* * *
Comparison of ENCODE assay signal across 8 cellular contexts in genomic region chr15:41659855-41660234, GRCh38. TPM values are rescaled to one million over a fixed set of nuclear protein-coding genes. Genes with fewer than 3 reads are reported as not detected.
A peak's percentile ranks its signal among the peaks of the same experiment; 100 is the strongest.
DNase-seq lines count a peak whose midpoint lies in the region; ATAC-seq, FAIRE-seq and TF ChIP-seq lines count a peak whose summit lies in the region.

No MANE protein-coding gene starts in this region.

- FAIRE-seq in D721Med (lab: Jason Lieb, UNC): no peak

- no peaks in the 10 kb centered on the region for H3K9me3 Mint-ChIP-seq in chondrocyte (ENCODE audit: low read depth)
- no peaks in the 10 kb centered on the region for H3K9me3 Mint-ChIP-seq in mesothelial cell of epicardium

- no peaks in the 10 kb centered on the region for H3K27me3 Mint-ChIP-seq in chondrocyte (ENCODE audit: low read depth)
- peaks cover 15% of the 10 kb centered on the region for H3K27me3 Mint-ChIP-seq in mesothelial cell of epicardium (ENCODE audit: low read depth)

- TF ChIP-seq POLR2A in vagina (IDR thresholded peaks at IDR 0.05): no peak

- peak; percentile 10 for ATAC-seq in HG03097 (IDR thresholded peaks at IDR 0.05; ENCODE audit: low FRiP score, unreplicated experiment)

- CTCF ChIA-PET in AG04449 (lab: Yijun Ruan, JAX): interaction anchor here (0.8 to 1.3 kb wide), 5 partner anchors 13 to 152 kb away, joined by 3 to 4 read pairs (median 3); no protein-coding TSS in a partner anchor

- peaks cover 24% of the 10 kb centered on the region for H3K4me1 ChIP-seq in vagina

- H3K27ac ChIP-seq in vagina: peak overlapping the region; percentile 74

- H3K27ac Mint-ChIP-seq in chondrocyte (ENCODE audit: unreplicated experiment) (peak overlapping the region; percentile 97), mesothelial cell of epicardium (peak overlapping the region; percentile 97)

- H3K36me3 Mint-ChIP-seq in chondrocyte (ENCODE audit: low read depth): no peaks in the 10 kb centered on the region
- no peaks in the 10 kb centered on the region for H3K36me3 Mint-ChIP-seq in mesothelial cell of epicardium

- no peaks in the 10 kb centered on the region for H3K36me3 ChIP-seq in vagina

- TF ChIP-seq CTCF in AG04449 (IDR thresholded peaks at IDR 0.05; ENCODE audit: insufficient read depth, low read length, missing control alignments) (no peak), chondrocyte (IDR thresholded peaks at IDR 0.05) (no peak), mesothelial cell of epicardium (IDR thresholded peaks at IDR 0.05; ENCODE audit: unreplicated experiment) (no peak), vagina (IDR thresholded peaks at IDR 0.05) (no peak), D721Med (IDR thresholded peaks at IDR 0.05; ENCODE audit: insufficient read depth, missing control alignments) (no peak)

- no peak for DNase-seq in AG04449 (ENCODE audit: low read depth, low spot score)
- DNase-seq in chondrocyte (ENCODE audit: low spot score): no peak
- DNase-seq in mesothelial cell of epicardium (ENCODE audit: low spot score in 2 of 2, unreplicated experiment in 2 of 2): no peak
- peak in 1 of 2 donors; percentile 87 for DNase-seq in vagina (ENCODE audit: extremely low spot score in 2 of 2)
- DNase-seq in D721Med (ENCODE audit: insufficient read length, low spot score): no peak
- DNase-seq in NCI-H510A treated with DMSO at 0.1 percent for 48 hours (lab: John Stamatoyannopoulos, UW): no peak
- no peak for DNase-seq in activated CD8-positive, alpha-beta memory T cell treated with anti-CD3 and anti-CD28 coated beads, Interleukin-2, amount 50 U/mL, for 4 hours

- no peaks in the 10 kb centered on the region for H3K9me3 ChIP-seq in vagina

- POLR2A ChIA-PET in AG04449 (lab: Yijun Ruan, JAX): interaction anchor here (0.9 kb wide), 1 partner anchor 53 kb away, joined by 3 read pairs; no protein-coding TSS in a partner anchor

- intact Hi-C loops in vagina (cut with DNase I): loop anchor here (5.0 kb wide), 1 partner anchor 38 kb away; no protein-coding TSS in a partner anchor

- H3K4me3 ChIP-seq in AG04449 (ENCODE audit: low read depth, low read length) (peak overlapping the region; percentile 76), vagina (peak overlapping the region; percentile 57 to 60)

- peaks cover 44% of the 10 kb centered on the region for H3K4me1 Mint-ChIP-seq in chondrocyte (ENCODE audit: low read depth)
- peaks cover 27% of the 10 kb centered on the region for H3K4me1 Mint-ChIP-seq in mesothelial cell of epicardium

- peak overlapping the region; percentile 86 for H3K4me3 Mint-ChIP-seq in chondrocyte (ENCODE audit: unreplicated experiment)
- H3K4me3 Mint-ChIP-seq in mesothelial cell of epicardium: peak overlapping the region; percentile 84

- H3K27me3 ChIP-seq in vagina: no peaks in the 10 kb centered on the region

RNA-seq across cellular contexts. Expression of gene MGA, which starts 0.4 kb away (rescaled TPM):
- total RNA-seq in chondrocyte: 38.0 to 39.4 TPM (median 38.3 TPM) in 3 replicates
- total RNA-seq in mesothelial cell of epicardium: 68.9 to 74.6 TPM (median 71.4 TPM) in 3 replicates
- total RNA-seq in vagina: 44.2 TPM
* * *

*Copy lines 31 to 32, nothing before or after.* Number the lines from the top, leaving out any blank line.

- peaks cover 44% of the 10 kb centered on the region for H3K4me1 Mint-ChIP-seq in chondrocyte (ENCODE audit: low read depth)
- peaks cover 27% of the 10 kb centered on the region for H3K4me1 Mint-ChIP-seq in mesothelial cell of epicardium